Mr. David Saviet

A Yellow SUN record Not just any yellow SUN record . . .


The Dave Saviet Collection

Dave Saviet began his career in broadcasting at WRKL, a 1KW daytimer in Mt. Ivy, New York, in the mid '70's.

Since 1978, Dave's been busy as a technician for the CBS Network in New York City. He says he's been fortunate to have worked with the best in the business, like Charles Osgood, Charles Kuralt, Doug Edwards, Dan Rather and many others. He engineered Walter Cronkite's 20th Century for a number of years and worked with Dan Ingram and Cousin Bruce Morrow, to name a few.
Moldy Oldies!

In addition to the impressive collection of airchecks that Dave is sharing with Repository visitors, he also collects classic 45's and QSL's. Dave says that in his years with CBS he's had so many wonderful assignments that it would take a book to list them all. He also says that he has been very fortunate to not to have moved all over the country, like many broadcasters.

We are very fortunate to have Dave's collection available in the Repository. Thank you, Dave!

[Descriptions by Uncle Ricky]

Alan Freed, WINS, 1955 (25:04)

. . . you made it all possible with your record purchases . . .

Alan Freed, "The King of the Rock 'n' Rollers" is featured on New York City's WINS, February 12, 1955.

The music on this aircheck is rarely heard these days. These are the genuine roots of rock - the "Blues and Rhythm" records that Freed, and later, Murray the K, "crossed over" into the mainstream. You'll hear him use the word "original" more than once - a reference to cover versions by white Pop artists that were getting airplay on more traditional music stations of the day.

It was also common for Freed to identify the label of each record he played. A few years later, Freed and others were branded as criminals because they took "pay for play". What seemed like a terrible transgression against the "public interest" then pales in comparison to today's mega-monopoly ownership of the airwaves.

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G2 5.0 compatible TOP STREAM 32 Kbps (10Khz)
PLAY Vive de Gaulle, WMGM, New York, 1958 (03:20)

Am I on the radio now? . . . I would not like to be recorded ...

Rick Sklar described this in Rockin' America as "one of the greatest stings ever pulled off in radio." The news department of low-rated WMGM "consisted of a group of former soap opera announcers and fairly unsophisticated writers who had been dubbed the WMGM Minute Men."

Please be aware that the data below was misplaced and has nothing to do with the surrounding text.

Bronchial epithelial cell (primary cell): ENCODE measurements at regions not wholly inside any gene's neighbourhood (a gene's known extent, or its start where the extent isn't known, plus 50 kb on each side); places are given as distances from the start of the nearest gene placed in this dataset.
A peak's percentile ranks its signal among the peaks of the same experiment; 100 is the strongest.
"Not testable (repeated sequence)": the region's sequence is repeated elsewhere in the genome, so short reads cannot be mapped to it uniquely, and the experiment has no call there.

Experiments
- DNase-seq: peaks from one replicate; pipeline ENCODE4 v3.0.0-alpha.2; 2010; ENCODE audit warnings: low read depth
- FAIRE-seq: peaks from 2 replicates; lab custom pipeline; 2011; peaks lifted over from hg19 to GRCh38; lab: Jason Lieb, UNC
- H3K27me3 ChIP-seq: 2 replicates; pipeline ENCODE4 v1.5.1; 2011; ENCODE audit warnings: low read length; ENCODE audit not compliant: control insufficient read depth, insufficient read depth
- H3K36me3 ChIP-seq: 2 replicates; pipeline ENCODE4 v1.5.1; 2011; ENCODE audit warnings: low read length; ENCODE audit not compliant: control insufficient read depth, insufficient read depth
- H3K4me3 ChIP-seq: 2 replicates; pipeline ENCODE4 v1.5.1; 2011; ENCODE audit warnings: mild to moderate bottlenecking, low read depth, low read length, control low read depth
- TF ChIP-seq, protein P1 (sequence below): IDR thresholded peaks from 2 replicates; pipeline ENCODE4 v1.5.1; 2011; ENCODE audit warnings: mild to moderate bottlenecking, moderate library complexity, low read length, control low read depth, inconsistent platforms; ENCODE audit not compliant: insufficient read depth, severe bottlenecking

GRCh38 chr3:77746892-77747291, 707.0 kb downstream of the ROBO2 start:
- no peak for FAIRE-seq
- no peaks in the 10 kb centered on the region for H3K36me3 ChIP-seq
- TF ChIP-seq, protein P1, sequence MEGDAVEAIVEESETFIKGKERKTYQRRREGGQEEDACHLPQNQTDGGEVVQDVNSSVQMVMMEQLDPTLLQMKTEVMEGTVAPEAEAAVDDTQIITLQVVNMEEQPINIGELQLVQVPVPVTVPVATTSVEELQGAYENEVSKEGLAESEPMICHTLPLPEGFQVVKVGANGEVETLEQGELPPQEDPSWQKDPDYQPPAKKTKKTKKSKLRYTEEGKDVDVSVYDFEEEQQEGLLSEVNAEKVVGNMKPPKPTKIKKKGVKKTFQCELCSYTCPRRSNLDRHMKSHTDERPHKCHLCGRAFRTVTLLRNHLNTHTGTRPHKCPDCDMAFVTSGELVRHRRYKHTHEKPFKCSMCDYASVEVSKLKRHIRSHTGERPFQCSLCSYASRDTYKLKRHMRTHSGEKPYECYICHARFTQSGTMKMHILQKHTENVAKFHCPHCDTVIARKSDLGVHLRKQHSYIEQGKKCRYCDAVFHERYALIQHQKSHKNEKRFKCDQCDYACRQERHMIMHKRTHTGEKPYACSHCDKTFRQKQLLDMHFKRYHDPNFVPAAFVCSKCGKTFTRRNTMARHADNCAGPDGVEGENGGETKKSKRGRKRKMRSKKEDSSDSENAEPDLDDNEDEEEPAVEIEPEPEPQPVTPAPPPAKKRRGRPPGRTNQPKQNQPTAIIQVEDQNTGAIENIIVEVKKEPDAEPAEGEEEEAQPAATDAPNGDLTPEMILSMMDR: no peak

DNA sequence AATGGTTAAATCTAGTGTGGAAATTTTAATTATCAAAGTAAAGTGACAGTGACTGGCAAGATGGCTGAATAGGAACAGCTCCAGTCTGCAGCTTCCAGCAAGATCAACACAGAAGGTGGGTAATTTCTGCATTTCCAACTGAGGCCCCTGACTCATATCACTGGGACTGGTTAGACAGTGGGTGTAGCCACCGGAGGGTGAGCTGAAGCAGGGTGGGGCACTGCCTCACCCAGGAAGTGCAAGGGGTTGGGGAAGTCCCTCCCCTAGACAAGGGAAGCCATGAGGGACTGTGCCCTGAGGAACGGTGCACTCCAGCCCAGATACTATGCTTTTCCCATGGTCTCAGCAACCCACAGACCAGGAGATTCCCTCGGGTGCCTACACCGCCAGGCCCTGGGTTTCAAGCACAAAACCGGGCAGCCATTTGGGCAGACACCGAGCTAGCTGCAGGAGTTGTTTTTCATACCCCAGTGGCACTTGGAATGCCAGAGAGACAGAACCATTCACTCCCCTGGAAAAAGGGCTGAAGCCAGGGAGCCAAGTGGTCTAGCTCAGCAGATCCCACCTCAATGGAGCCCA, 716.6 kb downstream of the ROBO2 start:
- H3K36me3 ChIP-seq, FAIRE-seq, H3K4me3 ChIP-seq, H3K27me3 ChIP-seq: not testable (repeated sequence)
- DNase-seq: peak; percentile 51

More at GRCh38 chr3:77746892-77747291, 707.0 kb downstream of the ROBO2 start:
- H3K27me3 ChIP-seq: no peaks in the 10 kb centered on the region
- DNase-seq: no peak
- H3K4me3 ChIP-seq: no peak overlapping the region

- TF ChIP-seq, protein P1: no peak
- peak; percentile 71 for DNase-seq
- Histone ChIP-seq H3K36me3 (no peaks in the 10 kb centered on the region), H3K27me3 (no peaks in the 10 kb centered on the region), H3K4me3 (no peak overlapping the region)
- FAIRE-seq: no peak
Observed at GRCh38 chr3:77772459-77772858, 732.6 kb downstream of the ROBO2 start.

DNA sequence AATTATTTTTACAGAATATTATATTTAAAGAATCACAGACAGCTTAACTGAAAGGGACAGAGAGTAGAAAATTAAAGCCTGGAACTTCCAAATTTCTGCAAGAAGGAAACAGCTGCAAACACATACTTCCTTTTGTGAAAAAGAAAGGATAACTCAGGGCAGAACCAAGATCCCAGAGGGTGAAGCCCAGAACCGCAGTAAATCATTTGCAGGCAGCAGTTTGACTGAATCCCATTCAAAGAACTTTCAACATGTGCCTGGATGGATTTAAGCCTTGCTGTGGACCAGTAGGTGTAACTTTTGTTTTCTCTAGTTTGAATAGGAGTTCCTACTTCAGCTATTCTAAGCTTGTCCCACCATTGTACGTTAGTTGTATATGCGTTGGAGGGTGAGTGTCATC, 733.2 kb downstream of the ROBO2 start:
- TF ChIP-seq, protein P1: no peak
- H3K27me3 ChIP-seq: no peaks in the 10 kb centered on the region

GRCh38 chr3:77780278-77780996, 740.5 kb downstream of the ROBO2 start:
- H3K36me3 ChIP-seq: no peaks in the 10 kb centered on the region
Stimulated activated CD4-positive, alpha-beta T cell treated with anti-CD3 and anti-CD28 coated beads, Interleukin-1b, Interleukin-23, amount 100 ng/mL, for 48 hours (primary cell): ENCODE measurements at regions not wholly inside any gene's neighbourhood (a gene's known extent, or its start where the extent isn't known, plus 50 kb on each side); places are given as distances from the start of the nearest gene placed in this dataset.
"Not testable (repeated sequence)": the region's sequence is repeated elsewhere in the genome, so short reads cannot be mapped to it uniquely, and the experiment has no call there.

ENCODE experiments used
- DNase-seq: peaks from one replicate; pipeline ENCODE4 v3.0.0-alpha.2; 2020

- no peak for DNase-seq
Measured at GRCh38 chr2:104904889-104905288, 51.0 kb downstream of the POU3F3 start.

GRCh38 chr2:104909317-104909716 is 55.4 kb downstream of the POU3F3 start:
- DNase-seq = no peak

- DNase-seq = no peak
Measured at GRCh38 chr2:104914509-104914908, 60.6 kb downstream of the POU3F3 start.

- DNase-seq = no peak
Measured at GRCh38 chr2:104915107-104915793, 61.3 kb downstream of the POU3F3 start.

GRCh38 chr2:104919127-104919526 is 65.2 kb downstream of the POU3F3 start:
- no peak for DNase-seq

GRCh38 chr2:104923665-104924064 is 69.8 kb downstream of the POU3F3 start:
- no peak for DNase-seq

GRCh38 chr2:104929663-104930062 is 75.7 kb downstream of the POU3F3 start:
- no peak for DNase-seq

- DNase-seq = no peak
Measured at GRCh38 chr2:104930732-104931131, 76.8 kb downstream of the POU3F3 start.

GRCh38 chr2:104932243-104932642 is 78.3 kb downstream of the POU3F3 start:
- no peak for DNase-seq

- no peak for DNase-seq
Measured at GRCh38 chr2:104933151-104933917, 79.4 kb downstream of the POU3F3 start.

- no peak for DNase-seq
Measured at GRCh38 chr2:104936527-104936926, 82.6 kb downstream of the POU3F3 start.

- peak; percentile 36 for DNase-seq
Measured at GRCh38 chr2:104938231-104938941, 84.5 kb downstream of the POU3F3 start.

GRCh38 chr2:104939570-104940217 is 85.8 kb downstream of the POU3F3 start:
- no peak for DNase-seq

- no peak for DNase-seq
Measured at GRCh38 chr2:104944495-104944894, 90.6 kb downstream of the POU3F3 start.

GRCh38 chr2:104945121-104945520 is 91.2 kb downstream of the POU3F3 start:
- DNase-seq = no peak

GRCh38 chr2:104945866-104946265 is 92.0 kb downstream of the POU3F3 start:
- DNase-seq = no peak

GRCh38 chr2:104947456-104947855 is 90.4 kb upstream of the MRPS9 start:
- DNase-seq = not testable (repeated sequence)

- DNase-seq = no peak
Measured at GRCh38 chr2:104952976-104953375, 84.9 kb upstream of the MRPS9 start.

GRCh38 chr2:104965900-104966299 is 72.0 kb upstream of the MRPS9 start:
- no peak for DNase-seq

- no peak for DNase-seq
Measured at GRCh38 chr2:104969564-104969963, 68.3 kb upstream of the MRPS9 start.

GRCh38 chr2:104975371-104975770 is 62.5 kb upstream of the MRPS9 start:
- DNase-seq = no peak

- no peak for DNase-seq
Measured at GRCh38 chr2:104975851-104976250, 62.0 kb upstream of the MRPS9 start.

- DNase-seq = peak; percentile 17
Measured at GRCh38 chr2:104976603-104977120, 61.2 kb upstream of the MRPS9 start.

"The big story breaking that sunny Wednesday morning of May 28, 1958 had a Paris dateline. France was in turmoil; the government was collapsing. For days, rumors had been sweeping the capital that Charles de Gaulle, World War II hero and the liberator of Paris, would seize power and take over the reins of the republic . . . The news editors at WMGM decided to try for a big scoop. . . They would go right to the source. They would call Paris and ask General de Gaulle if he was about to seize power. Not only would they make the call, but they would do it live, on the air. . .

Having decided on a strategy that most seasoned reporters would regard as extremely naïve, they moved one step closer toward disaster and actually broadcast over the radio what they were planning to do. . . (Newscaster) Bill Edmunds led into the (10:30 am) newscast with the story:

'French President Coty is conferring with political leaders. . . A new goverment may be created today with General de Gaulle at the helm, and WMGM has a call in, long distance, overseas to General de Gaulle to bring you a direct interview with the general, and as soon as that call is completed, we'll put that call and the interview right on the air. So stay tuned for firsthand information from France.'
The newscast was also being monitored by competitors. Across town, the WINS newsroom staff was incredulous. They knew there was no way WMGM could deliver de Gaulle. . ."
Sklar credited WINS news director Tom O'Brien with this prank. O'Brien was later VP of ABC news and head of Mutual news.

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TOP STREAM 20.7Kbps (10Khz)
Dan Ingram, KBOX Dallas, December 1959 (9:00)

. . .wonderful KBOX, the quality goes in, before the name goes on. . .

[Description by Uncle Ricky]

This aircheck of portions of a Dan Ingram Saturday morning show on KBOX in Dallas is from December, 1959. It's probably a few months older than the Repository's first Dan Ingram KBOX aircheck, which was circulated in the '70's via Programmer's Digest. This one is longer and the fidelity is marginal, but the content is fabulous. KBOX was always heavily produced and that's clearly demonstrated with this exhibit.